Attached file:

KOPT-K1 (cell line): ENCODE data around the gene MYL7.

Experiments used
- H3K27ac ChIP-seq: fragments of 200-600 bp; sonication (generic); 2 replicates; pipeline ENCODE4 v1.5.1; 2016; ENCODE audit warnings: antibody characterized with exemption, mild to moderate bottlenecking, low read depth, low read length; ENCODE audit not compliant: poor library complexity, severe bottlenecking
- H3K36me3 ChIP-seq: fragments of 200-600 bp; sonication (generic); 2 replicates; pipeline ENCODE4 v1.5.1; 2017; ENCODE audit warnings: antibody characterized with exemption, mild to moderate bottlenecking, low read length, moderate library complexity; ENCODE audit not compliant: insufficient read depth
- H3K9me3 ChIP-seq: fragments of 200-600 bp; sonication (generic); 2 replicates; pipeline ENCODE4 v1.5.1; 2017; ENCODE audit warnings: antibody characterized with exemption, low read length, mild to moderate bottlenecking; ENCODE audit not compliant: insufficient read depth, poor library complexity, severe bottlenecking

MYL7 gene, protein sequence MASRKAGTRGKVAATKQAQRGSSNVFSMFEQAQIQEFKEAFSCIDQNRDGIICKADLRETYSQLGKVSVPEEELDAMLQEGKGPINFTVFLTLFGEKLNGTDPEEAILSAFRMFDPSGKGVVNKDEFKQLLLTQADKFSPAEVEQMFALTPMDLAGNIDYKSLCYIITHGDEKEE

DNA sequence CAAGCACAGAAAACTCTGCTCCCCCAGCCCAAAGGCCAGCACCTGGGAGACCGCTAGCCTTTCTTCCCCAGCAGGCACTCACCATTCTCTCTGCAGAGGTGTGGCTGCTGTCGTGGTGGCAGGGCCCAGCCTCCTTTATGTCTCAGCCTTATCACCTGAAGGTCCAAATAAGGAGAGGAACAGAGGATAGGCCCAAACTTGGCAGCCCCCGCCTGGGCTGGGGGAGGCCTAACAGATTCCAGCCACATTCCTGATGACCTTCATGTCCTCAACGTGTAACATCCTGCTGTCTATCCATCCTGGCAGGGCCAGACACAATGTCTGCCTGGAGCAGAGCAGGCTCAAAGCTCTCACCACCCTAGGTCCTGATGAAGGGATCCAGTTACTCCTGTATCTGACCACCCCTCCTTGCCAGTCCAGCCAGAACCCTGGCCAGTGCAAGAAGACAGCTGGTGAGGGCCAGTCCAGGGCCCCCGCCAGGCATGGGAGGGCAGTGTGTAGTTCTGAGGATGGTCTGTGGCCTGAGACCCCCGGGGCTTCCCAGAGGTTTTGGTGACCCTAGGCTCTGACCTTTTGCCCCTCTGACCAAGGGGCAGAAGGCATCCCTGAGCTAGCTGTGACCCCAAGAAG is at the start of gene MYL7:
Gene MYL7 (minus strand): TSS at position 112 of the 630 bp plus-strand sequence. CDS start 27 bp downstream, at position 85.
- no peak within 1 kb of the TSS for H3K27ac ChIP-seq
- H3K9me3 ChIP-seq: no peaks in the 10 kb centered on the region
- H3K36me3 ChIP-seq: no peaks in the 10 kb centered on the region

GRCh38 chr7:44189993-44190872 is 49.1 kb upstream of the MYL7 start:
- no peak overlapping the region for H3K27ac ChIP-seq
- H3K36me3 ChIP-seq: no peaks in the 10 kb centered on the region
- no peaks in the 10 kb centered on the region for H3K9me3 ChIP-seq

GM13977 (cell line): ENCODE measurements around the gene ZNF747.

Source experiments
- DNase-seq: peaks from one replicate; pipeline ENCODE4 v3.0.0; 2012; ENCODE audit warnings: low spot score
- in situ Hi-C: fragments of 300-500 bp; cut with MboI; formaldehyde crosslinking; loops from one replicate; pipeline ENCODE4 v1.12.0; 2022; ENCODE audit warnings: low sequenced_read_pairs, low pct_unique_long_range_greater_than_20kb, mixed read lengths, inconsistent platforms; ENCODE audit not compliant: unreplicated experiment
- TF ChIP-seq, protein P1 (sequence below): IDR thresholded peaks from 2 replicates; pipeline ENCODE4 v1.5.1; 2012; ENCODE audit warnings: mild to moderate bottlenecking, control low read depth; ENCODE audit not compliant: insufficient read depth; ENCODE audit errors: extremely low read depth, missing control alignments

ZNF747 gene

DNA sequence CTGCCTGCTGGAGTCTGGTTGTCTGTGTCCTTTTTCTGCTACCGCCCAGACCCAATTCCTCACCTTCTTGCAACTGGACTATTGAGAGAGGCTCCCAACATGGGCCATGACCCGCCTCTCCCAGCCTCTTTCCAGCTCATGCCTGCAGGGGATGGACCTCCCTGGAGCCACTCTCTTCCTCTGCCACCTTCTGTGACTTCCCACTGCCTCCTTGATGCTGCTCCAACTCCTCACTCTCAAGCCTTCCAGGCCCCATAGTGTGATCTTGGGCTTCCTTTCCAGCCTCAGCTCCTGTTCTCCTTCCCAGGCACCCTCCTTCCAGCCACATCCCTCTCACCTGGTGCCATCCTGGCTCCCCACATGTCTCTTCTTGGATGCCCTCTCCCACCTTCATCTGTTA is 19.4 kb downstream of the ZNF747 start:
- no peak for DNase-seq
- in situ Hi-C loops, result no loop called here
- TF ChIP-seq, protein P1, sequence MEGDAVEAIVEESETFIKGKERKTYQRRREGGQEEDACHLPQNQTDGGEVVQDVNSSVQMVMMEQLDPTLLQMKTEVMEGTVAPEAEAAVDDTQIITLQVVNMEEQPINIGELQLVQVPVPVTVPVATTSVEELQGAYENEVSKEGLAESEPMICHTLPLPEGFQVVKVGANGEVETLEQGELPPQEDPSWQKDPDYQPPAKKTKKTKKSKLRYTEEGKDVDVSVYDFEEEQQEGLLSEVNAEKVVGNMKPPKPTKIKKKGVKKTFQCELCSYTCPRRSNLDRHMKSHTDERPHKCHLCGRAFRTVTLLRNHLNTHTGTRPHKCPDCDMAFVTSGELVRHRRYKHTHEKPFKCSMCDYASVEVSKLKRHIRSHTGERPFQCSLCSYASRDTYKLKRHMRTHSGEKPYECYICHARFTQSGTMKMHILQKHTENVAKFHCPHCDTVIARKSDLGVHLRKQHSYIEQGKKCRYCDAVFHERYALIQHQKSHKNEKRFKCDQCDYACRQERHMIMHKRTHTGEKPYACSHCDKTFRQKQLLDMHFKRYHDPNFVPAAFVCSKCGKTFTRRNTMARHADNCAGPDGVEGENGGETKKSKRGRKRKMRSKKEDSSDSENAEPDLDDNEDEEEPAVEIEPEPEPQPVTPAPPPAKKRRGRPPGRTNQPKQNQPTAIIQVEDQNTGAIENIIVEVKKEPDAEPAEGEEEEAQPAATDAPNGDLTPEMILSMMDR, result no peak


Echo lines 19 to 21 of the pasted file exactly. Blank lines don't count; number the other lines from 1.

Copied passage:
- in situ Hi-C: fragments of 300-500 bp; cut with MboI; formaldehyde crosslinking; loops from one replicate; pipeline ENCODE4 v1.12.0; 2022; ENCODE audit warnings: low sequenced_read_pairs, low pct_unique_long_range_greater_than_20kb, mixed read lengths, inconsistent platforms; ENCODE audit not compliant: unreplicated experiment
- TF ChIP-seq, protein P1 (sequence below): IDR thresholded peaks from 2 replicates; pipeline ENCODE4 v1.5.1; 2012; ENCODE audit warnings: mild to moderate bottlenecking, control low read depth; ENCODE audit not compliant: insufficient read depth; ENCODE audit errors: extremely low read depth, missing control alignments

ZNF747 gene